December 6, 2019
by Amanda M. Dettmer, PhD, Associate Research Scientist, Yale Child Study Center
My mother just came home from a 5-day stay in the hospital last night, and today, this article about new research from my fellow scientists at Yale landed in my inbox:
Seeing as how my mom went in for issues related to her lung disease, my interest was immediately piqued. Mom has alpha-1 antitrypsin deficiency, which is a genetic condition that raises her risk for lung disease because a protein that protects the lungs, alpha-1 antitrypsin (AAT), which is made by the liver, gets stuck in her liver cells and can’t reach her lungs. So, here she is in her early 70s with severe chronic obstructive pulmonary disease (COPD).
Over the weekend, when I had to take her to the ER for extreme difficulty breathing, there was a brief period where I feared she might suffocate to death. It’s difficult to explain how terrifying it is watching your mother panicking because she can’t get enough air.
But this article, and her week in the hospital, gave me comfort – and hope. And they made me thankful, yet again, for the wonders of modern medicine made possible only through animal research.
The treatment my mother received in the ER to dilate her airways – albuterol via nebulizer – was developed and tested in guinea pigs. The near-immediate relief I watched this medicine provide her eliminated my own panic. She had control over her breathing again. The antibiotics she received to fight off the lung infection she went in for, and the host of other medications she got to manage her myriad medical conditions while in the hospital, were also all developed and tested in animals. The news article on the cellular blueprint for lungs, however, sets the stage for a future when my mother’s grandchildren – my own son and daughter – may be able to rest assured that they, or their own children, can be free of the worry my mother and I faced (and will likely continue facing).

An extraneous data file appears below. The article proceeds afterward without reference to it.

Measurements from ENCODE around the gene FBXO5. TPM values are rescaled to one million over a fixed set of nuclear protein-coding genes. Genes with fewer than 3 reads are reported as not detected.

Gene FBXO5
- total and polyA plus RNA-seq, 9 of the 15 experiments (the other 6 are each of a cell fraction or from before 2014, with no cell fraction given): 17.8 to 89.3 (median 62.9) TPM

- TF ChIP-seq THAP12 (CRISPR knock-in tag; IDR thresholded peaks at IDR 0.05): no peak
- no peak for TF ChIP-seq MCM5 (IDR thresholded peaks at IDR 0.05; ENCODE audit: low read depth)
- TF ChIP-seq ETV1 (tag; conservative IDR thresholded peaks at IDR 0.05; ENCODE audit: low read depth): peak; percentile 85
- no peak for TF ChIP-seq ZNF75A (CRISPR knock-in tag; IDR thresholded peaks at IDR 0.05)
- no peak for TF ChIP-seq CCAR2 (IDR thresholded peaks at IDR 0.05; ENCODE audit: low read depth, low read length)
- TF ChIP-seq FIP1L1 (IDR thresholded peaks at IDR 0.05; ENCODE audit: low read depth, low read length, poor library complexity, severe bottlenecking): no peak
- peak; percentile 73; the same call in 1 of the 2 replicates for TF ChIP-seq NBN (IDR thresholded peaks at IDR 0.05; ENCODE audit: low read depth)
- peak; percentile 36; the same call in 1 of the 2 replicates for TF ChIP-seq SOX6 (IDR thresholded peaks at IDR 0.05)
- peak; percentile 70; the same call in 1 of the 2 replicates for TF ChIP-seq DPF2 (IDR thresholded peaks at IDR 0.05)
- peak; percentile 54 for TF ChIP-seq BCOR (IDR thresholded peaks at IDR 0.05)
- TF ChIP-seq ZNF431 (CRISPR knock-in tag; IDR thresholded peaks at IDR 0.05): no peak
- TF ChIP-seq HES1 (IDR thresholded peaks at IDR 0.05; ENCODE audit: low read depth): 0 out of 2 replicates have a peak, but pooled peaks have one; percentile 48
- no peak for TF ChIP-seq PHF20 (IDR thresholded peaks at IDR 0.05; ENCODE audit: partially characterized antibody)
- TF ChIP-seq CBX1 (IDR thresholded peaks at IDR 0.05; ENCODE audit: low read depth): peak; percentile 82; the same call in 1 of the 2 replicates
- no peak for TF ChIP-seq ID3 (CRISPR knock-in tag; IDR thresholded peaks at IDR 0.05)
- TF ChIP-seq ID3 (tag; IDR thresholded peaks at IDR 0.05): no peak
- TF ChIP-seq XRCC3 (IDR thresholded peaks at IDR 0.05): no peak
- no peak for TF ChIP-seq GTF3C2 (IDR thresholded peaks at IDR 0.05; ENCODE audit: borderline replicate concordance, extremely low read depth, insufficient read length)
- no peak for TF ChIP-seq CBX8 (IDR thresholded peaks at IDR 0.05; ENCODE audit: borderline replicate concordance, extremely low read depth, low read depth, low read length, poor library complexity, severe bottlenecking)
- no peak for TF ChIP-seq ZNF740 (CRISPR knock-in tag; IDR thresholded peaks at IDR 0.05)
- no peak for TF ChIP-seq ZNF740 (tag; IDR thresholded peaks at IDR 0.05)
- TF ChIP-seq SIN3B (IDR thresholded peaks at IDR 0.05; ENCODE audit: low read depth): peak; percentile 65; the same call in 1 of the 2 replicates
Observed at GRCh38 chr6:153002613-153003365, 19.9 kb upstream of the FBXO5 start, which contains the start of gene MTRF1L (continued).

This new research, by comparing lung cell functioning and communication in mice, rats, pigs, and humans, is the foundational basic research that will be required to develop new, more sophisticated medicines to treat lung diseases. What’s more, this type of comparative research – which necessitates the careful study of nonhuman animals – lays the groundwork for bioengineering of lung tissue, which is already beginning in the labs at Yale. Currently, the only way to cure end-stage lung disease is with lung transplants (which themselves were developed and tested in dogs, rats, and mice) which don’t have terribly high success rates and which come with a host of side effects and can lead to other health consequences. But building healthy lung tissue from patients’ own healthy cells may be possible in my children’s lifetimes. First, though, scientists like these need to understand how lung cells interact and function at a detailed level – which is part of what this research accomplished.
“I’d like to thank the little critters. Because of them, people like me can benefit hugely,” Mom said.
~Amanda M. Dettmer, PhD